A closer look at where the Governor’s budget connects to the Summit Roadmap to Shared Prosperity
January 23, 2019 by CA Fwd Staff
Gov. Gavin Newsom (then Lt. Gov.) at the 2015 California Economic Summit signing the Roadmap Principles for Shared Prosperity (Photo: Violeta Vaqueiro/CAFwd)
After Governor Newsom introduced his first budget last week, CA Fwd applauded the new administration for learning from the hard fiscal lessons of the last two decades—and for introducing a spending plan that will prepare the state for the next, inevitable recession, while also expanding its performance-based approach to programs from housing to CalWORKS.
There is more, much more, to like, however, about the state’s proposed $209 billion spending proposal. As the new governor likes to say, budgets are reflections of values, and there has never been a California budget proposal that so closely mirrors the priorities outlined in the Roadmap to Shared Prosperity—the sustainable economic development strategy updated each year by CA Fwd, the California Stewardship Network, and its partners in the California Economic Summit.
The Summit launched its 2019 Roadmap earlier this month, bringing together the best ideas from every region in the state for taking on what the governor has called the “defining economic challenge of our time”—the need to combat rising income inequality, rising economic insecurity, and declining upward mobility.
On issue after issue, the governor’s budget echoes Summit strategies for achieving this goal, from proposals to invest in early childhood education and a smarter safety net to detailed plans for encouraging forest resiliency, growing California’s skilled workforce, reducing the cost of housing, and helping communities tap the potential of new federally-designated Opportunity Zones.
Where the budget aligns with the Roadmap
CA Fwd and its Summit partners will work with the administration and the Legislature to advance all of these critical issues—and to ensure the initial “down payments” the governor has proposed this year will put more Californians on the road to prosperity. Included below are some of the highlights of where the governor’s budget aligns with the 2019 Roadmap.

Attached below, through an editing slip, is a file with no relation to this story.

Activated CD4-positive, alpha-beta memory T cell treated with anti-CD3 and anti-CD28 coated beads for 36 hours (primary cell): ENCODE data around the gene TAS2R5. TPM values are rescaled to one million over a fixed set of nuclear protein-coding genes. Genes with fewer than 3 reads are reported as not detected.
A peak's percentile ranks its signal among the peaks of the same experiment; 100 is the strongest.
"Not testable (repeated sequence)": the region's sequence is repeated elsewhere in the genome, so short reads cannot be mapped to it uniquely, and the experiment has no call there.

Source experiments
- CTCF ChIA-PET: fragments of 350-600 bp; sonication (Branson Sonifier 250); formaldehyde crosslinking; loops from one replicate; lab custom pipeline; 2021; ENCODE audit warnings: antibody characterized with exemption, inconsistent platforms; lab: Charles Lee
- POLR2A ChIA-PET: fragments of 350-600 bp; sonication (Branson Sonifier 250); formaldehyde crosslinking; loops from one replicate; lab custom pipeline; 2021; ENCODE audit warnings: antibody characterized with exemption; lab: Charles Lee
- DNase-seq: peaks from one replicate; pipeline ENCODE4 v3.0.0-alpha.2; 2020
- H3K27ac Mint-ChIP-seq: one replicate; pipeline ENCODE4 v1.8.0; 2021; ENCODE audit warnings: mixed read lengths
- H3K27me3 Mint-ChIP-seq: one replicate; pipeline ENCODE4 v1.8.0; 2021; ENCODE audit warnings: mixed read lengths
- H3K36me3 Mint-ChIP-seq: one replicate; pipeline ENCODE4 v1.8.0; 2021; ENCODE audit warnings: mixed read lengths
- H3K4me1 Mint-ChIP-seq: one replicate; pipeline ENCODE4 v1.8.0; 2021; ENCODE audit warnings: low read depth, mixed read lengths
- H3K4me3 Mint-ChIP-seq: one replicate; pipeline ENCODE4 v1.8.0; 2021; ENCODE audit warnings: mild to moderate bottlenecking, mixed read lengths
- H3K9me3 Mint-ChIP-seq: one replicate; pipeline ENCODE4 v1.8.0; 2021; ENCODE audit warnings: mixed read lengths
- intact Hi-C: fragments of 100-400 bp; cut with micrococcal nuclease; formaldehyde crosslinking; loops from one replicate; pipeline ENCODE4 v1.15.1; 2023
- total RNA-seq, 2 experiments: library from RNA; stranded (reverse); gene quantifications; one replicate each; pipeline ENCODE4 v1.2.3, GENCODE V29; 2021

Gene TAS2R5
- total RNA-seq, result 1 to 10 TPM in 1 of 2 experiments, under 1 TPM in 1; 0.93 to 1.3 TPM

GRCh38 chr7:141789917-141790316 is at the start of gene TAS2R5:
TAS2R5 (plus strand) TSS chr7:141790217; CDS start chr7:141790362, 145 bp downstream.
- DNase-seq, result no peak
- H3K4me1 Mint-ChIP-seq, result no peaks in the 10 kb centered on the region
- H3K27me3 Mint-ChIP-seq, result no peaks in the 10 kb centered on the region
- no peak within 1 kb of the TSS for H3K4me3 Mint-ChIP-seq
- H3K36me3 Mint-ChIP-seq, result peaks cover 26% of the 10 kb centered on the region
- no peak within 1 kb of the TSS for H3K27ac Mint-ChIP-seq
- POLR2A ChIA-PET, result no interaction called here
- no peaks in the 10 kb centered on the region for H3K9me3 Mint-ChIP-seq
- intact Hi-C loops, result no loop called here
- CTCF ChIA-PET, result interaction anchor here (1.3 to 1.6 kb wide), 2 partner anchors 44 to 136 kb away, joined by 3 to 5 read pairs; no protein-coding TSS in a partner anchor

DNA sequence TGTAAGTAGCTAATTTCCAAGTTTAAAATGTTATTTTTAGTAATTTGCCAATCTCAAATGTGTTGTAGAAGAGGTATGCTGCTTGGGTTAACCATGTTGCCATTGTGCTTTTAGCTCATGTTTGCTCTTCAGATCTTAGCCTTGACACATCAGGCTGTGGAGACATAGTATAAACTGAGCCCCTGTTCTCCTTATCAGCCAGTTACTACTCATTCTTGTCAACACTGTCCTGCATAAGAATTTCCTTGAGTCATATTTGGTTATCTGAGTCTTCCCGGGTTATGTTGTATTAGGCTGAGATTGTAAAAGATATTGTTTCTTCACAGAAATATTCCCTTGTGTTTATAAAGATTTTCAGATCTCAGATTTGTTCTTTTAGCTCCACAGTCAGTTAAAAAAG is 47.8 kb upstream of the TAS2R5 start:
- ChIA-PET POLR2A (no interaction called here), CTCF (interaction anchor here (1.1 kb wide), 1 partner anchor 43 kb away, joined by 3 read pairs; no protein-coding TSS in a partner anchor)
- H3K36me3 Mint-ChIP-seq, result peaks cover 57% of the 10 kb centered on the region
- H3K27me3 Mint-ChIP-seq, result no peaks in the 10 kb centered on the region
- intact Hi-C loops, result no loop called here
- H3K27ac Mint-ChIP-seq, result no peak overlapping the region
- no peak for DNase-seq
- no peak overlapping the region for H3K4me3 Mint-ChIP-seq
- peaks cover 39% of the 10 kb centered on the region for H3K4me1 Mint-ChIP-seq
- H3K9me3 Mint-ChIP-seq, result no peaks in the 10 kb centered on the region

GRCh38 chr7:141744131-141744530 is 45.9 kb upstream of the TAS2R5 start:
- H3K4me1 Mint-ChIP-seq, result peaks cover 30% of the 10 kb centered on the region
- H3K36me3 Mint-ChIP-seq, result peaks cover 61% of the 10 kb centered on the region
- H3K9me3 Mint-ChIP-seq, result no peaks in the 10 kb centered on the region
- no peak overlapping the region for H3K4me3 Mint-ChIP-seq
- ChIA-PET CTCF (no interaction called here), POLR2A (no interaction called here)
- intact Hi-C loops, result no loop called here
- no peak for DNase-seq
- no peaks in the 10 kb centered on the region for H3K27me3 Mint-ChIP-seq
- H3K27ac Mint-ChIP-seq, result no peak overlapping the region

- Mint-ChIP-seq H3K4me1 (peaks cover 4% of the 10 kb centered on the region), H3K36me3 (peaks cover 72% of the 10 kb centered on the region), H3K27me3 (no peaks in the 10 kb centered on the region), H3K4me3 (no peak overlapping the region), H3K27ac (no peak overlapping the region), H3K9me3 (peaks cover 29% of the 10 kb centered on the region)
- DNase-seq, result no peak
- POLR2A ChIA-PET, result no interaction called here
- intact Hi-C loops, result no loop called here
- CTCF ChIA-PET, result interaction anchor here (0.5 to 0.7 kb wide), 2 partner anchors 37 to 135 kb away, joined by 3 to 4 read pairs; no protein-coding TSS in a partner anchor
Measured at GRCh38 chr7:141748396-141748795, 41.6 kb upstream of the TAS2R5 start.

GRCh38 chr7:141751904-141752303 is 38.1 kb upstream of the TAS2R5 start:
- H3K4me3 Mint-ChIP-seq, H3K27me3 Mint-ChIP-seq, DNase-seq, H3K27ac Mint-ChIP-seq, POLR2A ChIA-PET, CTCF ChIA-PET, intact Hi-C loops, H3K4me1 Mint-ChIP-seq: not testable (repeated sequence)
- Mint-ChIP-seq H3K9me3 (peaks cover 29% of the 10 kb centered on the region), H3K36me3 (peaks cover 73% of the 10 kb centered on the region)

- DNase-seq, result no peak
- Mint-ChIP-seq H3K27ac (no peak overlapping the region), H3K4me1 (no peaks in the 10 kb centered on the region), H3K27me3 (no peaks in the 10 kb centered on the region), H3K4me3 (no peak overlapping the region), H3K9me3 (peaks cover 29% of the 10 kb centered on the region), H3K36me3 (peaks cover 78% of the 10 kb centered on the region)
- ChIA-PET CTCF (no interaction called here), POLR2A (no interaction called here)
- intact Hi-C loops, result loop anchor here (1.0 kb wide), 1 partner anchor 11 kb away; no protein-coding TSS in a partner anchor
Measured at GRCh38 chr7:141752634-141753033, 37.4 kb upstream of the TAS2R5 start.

Elevate CA: California’s steady job growth and low unemployment haven’t been enough to lift millions of people out of poverty. The Summit’s “Elevate CA” initiative is focused on expanding state efforts to help struggling Californians receive high quality services and move up the income ladder—from early childhood programs to new partnerships to transform the safety net.
What’s in the budget
- Early childhood: The governor has proposed to fund an expansion over the next three years of preschool programs for all income-eligible four-year-old children in the state—including $500 million this year to build needed childcare infrastructure. The budget also outlines a plan for achieving universal preschool for all children, including identifying necessary revenue sources.
- Expanding the safety net: The budget more than doubles the size of the state’s Earned Income Tax Credit, boosting to $1 billion a successful program that provides $500 credits to low-income families with young children. The program, renamed the “Working Families Tax Credit,” will also be made available to full-time workers earning $15 per hour—extending the credit to 400,000 additional families.
Elevate Rural CA: Rural California leaders are working through the Summit to address three significant and inter-related priorities: increasing economic security for Californians stuck in low-wage jobs, transforming forest management to reduce catastrophic fires, and adapting watersheds and water systems to climate change. The governor’s budget advances all three of the major elements included in the Summit’s “Elevate Rural CA” initiative.
What’s in the budget
- Rural jobs: The governor made a point at his inauguration to emphasize the challenges faced by rural Californians. “I recognize that many in our rural communities believe that Sacramento doesn’t care about them, doesn’t even really see them,” Newsom said. “I see you. I care about you. And I will represent you with pride.” The governor’s proposed budget certainly reflects this, emphasizing the need to serve rural regions in programs from housing and homeless services to health care.